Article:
Part I: Read the following scenario:
Maria, a teen, and her family just moved to Florida from Venezuela. Her mother’s family lives here, and there is a job for her father. They have moved here to make a better life for their family. The entire family speaks Spanish at home. Maria’s grandmother and mother do not speak and English, but her father knows a small amount. They arrived yesterday in Florida, and this morning Maria was enrolled in public school. The only English words Maria knows are “hi” and “thank you.”
Maria is given a schedule of 7 classes that meet for 45 minutes each. She is placed in an ESL Reading class, in addition to English Language Arts (ELA), Math, Science, Social Studies, Theater, and Gym. She is assigned a buddy by the school. Her buddy is an English only speaking student. He shows her where each classroom is at the appropriate time. Maria has a phone, but no other school supplies. The school policy is that cell phones are off and away during classes.
You are teaching at the public school where Maria has enrolled. You have 6 classes. Class 1 has 29 students, including 7 ESL students that speak various languages at various levels of English proficiency and 5 ESE students. Classes 2,3,4 have 24-28 students in them, with no ESL students or ESE students. Class 5 has 19 students, and 10 of them are ESE students. And class 6 has 23 students with 6 ESE students.
There are 3 different ESE teachers that “push in” to the 3 classes with ESE students. They are in class with you for 10-15 minutes of the class period. For planning time, you have one 45 minute planning period during the day, 15 minutes before school starts, and 10 minutes after school starts. Although there is an ESL paraprofessional at your school, there is no ESL support for your course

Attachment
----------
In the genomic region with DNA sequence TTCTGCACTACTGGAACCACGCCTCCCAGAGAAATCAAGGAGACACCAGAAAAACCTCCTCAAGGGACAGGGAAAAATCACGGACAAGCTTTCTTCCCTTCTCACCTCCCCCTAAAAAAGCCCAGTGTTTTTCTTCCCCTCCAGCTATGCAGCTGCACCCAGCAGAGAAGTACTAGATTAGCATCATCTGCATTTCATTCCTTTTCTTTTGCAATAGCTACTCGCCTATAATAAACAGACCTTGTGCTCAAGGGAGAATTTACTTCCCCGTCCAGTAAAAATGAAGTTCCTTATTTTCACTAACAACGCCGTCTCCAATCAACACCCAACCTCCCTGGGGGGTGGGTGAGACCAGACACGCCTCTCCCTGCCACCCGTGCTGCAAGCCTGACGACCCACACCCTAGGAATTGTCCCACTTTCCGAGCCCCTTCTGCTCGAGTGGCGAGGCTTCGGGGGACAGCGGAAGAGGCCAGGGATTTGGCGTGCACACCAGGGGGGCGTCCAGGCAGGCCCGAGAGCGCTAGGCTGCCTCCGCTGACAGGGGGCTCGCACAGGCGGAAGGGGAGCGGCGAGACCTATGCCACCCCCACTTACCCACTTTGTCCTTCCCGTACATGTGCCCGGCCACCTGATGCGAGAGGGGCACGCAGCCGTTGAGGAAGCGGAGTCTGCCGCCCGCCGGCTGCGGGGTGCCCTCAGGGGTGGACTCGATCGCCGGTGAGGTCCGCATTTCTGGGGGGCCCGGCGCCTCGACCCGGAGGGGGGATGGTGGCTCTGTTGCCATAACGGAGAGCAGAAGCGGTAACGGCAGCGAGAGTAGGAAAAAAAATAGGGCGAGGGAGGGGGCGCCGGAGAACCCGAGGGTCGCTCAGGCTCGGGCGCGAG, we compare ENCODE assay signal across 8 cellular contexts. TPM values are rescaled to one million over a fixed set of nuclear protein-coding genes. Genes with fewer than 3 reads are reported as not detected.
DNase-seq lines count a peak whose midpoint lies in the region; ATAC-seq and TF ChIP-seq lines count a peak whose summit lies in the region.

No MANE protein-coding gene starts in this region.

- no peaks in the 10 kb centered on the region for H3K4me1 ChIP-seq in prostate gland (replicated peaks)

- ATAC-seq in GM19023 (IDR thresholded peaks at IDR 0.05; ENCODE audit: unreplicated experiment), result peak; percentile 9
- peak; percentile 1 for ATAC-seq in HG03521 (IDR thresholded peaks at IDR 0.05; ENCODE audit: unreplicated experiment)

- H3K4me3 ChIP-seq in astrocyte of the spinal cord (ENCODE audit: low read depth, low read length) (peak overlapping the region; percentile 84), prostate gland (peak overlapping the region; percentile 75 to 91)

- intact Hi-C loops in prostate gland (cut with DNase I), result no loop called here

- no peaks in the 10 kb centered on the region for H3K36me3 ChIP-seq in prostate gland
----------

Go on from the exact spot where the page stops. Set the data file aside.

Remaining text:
You have no Spanish materials in your classroom. None of the technology products provided by the school district are in Spanish. Although you have taught for a few years, this is your first year teaching this subject. It’s February, and you started in this position at this school in January.
Part 2: Write a POST
In your post, give some ideas about how you could help Maria acquire language, be successful in your course and classroom, and how you might grade her work. In the scenario above, I intentionally left out what grade Maria is in (although you know she is a teen) and a subject area (although you know her 7 classes) to give you some flexibility in your post. These ideas could be teaching strategies, activities, games, technology, class instruction, assessments, group work, etc. So it’s really open. This is not an “out there” scenario – it could easily happen in your classroom. It did to me – it’s a true story.
Some of you are in the classroom (although in various grades), some of you are working at a school but not in a teacher role, and some of you have not yet started teaching. This discussion is a way to share ideas about what you might do if this scenario (or something similar) happened to you. So even if you are still a students or working in a school but in a non-teaching role, think about what you might do.)
Your post should be a minimum of 8 sentences. Please don’t repeat what a classmate has posted. For example, if a classmate posts about using Google Translate with Maria and gives some ideas for that – don’t also post about using Google Translate. Duplicates will not receive credit.
If you use ideas from the text or online, please provide links and/or citations.